Last night I went with a good friend of mine, Judy Mack, to UNC Central University so that she could participate in a forum.  I learned more in that two and a half period about the history of the Wilmington 10 than I had managed to piece together in all the preceding years.  Just as a side note, and to let you know just how far behind the times I am, the forum was televised to several NC colleges live and all participated in the question and answer period.  I felt like I'd been transported into the future.  Really, it was one of the best uses of technology that I've seen.  After the forum, Judy and I talked to several people who recounted stories of her late mother's activism.  This was definitely one of the highlights of my week.  Here's a link to a news article on the event by a reporter for The Herald Sun.
I've learned some new to me skills with my Paint Shop program while I took a blogging break.  Now I can make and use photo masks, do more extensive touch ups on old photos and manipulate text the way I want.  OK, I know most of you can already do all that and it was easy once I understood what to do.  Next, I'm working on creating my own digital scrap booking paper and elements.  This is the most fun I've had since art classes years ago.
Last Sunday two of our children came to visit for the day.  It was great to see them and to hear about their studies and money making schemes.  They're both creative, if nothing else.  Both are also developing an interest in least on an informational level.  Yea!  They don't have to agree with my views.  I just want them to know what is happening around them and make up their own minds...and to act on their beliefs.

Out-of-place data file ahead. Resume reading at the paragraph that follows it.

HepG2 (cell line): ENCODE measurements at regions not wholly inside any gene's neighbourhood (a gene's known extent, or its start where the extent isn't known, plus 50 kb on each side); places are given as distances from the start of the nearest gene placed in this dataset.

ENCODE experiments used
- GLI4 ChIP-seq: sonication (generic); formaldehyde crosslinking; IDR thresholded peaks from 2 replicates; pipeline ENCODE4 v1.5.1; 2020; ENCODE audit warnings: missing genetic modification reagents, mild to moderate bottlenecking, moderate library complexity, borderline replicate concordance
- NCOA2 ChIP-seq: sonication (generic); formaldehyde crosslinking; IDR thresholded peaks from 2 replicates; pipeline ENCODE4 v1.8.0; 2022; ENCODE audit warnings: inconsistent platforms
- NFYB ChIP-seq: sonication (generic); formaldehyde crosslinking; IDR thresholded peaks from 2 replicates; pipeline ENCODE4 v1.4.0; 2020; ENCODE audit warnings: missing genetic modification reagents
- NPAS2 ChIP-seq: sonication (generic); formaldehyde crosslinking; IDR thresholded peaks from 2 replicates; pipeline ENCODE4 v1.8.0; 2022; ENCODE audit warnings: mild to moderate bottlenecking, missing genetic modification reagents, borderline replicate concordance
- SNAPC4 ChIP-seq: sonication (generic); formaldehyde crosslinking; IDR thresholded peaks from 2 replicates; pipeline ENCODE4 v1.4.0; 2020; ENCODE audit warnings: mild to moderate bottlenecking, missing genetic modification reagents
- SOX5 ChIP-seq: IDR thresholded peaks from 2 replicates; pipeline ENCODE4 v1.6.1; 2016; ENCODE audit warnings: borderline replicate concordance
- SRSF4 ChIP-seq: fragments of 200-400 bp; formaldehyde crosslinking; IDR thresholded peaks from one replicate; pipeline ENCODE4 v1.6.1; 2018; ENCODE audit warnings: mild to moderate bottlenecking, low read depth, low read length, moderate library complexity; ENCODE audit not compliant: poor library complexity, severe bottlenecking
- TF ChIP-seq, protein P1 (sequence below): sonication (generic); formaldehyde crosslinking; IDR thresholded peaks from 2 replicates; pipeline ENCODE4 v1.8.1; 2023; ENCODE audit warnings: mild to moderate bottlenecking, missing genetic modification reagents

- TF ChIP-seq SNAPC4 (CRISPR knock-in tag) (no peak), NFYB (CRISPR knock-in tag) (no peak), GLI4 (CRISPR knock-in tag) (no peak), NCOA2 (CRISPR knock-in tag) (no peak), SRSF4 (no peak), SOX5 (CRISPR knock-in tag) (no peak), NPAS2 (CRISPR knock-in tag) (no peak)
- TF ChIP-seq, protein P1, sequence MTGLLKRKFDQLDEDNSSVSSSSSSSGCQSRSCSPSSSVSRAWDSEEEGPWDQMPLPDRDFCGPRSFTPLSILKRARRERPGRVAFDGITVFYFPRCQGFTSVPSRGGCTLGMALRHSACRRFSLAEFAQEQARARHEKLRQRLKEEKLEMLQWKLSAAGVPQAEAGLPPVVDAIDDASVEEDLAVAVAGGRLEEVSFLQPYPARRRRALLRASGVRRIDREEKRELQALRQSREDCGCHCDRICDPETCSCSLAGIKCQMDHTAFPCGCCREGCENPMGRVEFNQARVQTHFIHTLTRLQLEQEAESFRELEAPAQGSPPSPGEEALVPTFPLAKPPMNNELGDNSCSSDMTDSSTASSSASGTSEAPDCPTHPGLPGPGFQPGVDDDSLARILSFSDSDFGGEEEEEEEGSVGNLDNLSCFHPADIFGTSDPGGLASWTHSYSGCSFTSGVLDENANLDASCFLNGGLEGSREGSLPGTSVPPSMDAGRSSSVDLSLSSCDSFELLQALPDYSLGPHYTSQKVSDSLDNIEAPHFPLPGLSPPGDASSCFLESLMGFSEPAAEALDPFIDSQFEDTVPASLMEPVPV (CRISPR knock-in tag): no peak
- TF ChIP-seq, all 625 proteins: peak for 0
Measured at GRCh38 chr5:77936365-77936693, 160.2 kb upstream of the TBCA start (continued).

A young friend of ours in her early twenties was diagnosed with an acute leukemia this past week.  Her father also died of acute leukemia when she was in elementary school.  I was devastated.  Liz is a vibrant, energetic Christian who planned to graduate from college and get married this December.  Both plans are on hold right now while she concentrates on chemo and healing.  When her friends asked what she needed and how they could help, Liz responded in typical Liz fashion, "I'm fine.  If they wanna help, tell them to sign up for a United Way Day of Caring team and help someone in need.  They can do it for me."  That's Liz's spirit, always sharing and upbeat. 
Please remember Elizabeth and her family in your prayers.